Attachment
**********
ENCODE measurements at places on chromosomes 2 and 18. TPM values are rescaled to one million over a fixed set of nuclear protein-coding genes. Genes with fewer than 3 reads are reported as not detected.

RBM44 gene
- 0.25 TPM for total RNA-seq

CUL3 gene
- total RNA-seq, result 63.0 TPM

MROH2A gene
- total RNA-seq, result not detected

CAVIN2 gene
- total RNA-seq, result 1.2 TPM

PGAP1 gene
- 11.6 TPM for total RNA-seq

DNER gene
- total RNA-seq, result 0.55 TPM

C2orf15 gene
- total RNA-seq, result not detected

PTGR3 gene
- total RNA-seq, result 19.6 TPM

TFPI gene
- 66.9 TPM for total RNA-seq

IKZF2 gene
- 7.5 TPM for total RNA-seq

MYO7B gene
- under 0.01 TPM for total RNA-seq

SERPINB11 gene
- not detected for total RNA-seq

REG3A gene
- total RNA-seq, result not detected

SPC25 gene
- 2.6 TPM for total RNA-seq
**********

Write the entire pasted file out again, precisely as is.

ENCODE measurements at places on chromosomes 2 and 18. TPM values are rescaled to one million over a fixed set of nuclear protein-coding genes. Genes with fewer than 3 reads are reported as not detected.

RBM44 gene
- 0.25 TPM for total RNA-seq

CUL3 gene
- total RNA-seq, result 63.0 TPM

MROH2A gene
- total RNA-seq, result not detected

CAVIN2 gene
- total RNA-seq, result 1.2 TPM

PGAP1 gene
- 11.6 TPM for total RNA-seq

DNER gene
- total RNA-seq, result 0.55 TPM

C2orf15 gene
- total RNA-seq, result not detected

PTGR3 gene
- total RNA-seq, result 19.6 TPM

TFPI gene
- 66.9 TPM for total RNA-seq

IKZF2 gene
- 7.5 TPM for total RNA-seq

MYO7B gene
- under 0.01 TPM for total RNA-seq

SERPINB11 gene
- not detected for total RNA-seq

REG3A gene
- total RNA-seq, result not detected

SPC25 gene
- 2.6 TPM for total RNA-seq